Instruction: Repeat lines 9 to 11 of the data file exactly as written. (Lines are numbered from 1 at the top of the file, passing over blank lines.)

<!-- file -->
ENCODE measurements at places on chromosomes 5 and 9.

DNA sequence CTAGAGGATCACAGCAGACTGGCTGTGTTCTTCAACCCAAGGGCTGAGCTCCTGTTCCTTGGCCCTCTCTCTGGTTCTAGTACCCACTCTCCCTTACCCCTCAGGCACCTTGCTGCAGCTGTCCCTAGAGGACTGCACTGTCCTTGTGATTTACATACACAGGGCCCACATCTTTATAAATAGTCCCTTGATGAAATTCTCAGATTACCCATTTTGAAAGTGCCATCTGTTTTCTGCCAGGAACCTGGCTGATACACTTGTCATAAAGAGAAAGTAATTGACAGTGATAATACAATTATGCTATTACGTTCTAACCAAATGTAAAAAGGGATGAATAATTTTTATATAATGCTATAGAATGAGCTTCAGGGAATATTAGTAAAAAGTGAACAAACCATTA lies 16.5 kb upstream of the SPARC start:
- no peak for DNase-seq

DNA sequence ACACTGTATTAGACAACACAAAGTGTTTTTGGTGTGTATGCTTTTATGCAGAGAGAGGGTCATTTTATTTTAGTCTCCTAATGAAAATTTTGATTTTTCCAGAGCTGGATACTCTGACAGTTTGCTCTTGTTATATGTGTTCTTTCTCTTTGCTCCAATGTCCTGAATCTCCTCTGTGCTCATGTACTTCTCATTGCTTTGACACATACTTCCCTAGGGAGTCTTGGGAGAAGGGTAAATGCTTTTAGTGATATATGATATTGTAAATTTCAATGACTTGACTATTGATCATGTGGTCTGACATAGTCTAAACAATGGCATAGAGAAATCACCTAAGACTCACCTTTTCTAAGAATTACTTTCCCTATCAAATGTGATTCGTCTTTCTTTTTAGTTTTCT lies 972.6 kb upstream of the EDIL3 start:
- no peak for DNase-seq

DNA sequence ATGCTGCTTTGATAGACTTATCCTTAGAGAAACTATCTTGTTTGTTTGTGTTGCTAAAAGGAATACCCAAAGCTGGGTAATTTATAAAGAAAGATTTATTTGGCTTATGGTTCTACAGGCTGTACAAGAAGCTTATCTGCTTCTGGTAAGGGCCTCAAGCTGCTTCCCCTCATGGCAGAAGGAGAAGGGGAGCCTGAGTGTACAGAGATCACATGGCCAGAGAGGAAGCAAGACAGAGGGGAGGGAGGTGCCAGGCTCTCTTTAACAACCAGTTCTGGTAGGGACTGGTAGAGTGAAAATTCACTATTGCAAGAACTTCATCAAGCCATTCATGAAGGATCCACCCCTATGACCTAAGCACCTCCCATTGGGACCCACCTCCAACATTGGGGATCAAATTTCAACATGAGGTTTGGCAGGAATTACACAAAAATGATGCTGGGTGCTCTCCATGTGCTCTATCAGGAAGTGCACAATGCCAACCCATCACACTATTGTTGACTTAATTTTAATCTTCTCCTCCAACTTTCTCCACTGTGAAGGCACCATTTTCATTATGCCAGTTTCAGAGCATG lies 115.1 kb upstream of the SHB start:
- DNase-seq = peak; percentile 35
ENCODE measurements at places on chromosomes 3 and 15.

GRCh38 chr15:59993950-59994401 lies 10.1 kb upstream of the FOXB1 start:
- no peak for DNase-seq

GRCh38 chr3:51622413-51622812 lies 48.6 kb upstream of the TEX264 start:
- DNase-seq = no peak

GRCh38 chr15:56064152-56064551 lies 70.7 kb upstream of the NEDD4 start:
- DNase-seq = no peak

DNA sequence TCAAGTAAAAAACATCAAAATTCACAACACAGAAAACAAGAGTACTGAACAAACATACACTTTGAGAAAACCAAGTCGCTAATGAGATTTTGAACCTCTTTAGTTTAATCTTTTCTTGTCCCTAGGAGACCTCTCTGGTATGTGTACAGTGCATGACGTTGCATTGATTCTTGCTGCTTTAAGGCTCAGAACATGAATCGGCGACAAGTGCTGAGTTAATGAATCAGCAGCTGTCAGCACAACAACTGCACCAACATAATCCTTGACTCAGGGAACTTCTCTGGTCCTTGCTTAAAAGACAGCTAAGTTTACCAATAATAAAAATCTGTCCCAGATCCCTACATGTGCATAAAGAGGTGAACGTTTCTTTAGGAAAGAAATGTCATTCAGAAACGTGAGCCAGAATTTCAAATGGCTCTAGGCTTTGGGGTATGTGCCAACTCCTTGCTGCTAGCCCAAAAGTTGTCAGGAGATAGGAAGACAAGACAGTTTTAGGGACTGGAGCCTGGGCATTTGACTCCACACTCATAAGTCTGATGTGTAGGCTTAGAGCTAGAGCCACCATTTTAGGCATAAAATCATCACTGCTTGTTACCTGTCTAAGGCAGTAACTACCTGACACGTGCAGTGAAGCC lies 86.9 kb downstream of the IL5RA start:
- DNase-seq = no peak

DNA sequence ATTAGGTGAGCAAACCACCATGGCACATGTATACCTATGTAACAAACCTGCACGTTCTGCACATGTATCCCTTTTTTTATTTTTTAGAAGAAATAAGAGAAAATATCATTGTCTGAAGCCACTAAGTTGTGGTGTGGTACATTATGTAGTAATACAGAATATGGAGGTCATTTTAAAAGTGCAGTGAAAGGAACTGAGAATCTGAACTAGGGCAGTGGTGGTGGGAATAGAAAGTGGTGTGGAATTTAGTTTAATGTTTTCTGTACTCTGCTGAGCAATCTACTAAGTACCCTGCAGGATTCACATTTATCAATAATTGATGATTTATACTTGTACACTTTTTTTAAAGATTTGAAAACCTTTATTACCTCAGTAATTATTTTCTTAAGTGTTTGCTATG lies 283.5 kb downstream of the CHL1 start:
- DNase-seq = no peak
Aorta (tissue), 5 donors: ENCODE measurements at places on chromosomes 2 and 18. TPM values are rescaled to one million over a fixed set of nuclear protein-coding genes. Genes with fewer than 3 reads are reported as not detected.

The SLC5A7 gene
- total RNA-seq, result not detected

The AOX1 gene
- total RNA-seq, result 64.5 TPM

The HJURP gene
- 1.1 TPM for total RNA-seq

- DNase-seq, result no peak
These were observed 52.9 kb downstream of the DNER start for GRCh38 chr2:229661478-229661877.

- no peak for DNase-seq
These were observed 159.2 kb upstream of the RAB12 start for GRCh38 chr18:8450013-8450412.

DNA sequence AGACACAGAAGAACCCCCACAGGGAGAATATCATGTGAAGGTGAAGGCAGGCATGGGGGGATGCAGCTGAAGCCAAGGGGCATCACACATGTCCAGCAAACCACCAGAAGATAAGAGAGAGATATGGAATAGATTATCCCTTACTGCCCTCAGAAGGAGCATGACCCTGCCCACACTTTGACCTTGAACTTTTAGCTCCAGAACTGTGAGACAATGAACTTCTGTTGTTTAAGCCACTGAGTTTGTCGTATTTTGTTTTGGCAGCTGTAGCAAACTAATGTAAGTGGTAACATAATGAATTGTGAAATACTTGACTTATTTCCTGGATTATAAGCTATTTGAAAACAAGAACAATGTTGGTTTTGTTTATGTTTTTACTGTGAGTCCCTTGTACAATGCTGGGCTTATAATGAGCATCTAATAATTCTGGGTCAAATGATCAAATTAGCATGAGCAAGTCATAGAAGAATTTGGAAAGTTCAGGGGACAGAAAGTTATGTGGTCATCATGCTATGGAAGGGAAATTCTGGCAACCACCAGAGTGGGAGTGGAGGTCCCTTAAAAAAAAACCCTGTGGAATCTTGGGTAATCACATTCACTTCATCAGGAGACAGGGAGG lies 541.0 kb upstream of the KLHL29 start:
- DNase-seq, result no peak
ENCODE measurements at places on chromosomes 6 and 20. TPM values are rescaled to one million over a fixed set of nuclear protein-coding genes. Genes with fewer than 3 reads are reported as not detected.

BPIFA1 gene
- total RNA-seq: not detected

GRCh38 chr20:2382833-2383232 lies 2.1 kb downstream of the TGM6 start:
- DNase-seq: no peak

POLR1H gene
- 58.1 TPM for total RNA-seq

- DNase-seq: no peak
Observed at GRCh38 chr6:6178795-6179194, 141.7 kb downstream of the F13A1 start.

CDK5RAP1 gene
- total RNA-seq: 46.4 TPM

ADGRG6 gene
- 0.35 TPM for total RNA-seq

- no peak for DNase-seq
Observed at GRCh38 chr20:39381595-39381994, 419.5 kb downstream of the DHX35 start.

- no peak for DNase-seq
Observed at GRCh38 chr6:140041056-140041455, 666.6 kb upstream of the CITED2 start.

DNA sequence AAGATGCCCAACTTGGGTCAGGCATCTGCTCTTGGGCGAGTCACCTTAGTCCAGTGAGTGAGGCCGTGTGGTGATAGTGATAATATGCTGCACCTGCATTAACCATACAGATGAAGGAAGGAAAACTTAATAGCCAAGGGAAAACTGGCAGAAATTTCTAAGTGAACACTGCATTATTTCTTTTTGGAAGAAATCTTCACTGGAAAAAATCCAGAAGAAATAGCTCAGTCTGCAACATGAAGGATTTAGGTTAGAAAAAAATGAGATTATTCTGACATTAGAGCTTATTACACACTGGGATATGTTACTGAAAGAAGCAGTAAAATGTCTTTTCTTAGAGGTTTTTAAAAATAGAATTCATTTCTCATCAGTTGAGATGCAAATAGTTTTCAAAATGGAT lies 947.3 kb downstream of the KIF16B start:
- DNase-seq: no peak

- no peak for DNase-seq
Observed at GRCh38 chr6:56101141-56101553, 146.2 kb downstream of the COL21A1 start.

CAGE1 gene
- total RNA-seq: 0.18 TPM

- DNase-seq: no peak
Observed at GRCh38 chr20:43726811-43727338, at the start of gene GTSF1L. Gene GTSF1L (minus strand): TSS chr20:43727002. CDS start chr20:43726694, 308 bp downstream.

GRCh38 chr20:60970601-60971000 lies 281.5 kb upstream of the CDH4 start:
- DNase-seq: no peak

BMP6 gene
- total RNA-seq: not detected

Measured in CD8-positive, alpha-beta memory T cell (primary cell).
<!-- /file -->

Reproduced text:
GRCh38 chr15:59993950-59994401 lies 10.1 kb upstream of the FOXB1 start:
- no peak for DNase-seq

GRCh38 chr3:51622413-51622812 lies 48.6 kb upstream of the TEX264 start: